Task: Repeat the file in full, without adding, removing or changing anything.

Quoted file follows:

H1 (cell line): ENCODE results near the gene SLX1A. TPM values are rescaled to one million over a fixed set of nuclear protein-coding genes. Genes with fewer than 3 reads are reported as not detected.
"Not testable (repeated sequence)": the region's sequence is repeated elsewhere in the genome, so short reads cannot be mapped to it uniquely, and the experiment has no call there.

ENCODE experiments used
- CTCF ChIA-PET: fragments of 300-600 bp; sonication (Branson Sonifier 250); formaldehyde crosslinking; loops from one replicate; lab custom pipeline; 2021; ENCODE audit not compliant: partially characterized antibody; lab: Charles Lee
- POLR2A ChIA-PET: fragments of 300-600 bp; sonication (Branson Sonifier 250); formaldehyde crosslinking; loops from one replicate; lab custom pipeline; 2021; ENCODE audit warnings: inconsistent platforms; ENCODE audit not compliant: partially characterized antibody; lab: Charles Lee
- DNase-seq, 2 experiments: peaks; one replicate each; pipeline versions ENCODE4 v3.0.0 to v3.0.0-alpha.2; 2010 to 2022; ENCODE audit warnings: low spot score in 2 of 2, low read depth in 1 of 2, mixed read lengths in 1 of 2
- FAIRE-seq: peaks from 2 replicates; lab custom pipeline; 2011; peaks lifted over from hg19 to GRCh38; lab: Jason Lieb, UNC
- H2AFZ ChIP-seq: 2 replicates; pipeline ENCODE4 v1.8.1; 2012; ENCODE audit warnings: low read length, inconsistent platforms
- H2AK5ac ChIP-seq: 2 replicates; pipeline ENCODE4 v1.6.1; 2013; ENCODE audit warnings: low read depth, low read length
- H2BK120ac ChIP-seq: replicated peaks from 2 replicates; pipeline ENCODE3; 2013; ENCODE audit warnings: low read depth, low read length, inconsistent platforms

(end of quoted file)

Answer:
H1 (cell line): ENCODE results near the gene SLX1A. TPM values are rescaled to one million over a fixed set of nuclear protein-coding genes. Genes with fewer than 3 reads are reported as not detected.
"Not testable (repeated sequence)": the region's sequence is repeated elsewhere in the genome, so short reads cannot be mapped to it uniquely, and the experiment has no call there.

ENCODE experiments used
- CTCF ChIA-PET: fragments of 300-600 bp; sonication (Branson Sonifier 250); formaldehyde crosslinking; loops from one replicate; lab custom pipeline; 2021; ENCODE audit not compliant: partially characterized antibody; lab: Charles Lee
- POLR2A ChIA-PET: fragments of 300-600 bp; sonication (Branson Sonifier 250); formaldehyde crosslinking; loops from one replicate; lab custom pipeline; 2021; ENCODE audit warnings: inconsistent platforms; ENCODE audit not compliant: partially characterized antibody; lab: Charles Lee
- DNase-seq, 2 experiments: peaks; one replicate each; pipeline versions ENCODE4 v3.0.0 to v3.0.0-alpha.2; 2010 to 2022; ENCODE audit warnings: low spot score in 2 of 2, low read depth in 1 of 2, mixed read lengths in 1 of 2
- FAIRE-seq: peaks from 2 replicates; lab custom pipeline; 2011; peaks lifted over from hg19 to GRCh38; lab: Jason Lieb, UNC
- H2AFZ ChIP-seq: 2 replicates; pipeline ENCODE4 v1.8.1; 2012; ENCODE audit warnings: low read length, inconsistent platforms
- H2AK5ac ChIP-seq: 2 replicates; pipeline ENCODE4 v1.6.1; 2013; ENCODE audit warnings: low read depth, low read length
- H2BK120ac ChIP-seq: replicated peaks from 2 replicates; pipeline ENCODE3; 2013; ENCODE audit warnings: low read depth, low read length, inconsistent platforms